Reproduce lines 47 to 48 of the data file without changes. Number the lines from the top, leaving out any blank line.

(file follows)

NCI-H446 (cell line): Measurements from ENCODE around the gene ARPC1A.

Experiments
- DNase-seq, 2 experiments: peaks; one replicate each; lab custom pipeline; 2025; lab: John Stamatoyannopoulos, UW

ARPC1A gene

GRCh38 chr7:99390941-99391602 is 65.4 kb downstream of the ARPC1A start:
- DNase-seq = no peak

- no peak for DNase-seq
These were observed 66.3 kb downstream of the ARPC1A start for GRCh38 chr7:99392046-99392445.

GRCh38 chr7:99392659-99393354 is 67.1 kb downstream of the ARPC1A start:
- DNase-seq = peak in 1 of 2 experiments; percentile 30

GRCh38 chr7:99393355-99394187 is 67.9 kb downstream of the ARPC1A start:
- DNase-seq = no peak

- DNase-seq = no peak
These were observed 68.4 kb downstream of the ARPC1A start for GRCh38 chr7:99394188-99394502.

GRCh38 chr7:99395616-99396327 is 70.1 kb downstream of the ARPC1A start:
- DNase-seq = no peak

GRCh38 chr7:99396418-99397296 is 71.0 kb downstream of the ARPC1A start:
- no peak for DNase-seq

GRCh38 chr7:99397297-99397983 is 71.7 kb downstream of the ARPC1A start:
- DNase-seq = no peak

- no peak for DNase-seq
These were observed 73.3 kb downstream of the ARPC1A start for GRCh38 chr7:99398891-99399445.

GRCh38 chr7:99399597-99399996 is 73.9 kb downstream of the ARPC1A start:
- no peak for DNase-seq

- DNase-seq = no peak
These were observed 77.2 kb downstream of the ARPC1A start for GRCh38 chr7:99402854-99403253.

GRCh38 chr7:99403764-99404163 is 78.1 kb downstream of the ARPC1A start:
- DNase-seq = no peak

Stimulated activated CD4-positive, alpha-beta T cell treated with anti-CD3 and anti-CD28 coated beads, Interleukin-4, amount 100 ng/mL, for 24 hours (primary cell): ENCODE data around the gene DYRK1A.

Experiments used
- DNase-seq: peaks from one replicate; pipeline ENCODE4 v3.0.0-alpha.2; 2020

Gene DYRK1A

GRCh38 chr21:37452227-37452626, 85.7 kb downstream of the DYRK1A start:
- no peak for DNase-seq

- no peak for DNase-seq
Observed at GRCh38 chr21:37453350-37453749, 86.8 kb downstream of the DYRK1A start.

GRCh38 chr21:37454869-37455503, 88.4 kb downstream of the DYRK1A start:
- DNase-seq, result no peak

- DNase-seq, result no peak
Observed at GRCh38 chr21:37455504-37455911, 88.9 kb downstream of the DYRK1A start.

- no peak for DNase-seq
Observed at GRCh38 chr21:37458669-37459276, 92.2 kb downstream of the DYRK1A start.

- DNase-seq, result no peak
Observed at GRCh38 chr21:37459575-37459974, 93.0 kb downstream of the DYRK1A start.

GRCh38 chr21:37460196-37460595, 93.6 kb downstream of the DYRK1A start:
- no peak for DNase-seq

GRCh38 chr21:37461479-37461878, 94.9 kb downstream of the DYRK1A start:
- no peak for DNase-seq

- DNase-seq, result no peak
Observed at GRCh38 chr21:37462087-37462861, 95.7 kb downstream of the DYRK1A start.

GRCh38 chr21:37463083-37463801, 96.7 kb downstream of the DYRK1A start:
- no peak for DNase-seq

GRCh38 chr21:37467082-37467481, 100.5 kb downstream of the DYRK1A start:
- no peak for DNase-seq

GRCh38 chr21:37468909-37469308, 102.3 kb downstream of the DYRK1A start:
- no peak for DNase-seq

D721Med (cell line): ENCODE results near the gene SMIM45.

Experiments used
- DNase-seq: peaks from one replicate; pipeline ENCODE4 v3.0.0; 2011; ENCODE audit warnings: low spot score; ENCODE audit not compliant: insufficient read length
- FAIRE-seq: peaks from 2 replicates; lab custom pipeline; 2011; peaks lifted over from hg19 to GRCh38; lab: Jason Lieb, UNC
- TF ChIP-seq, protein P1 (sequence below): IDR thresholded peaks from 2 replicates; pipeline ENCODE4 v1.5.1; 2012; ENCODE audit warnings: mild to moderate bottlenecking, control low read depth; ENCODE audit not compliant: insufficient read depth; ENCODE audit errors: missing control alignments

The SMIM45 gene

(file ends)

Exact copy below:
GRCh38 chr21:37461479-37461878, 94.9 kb downstream of the DYRK1A start:
- no peak for DNase-seq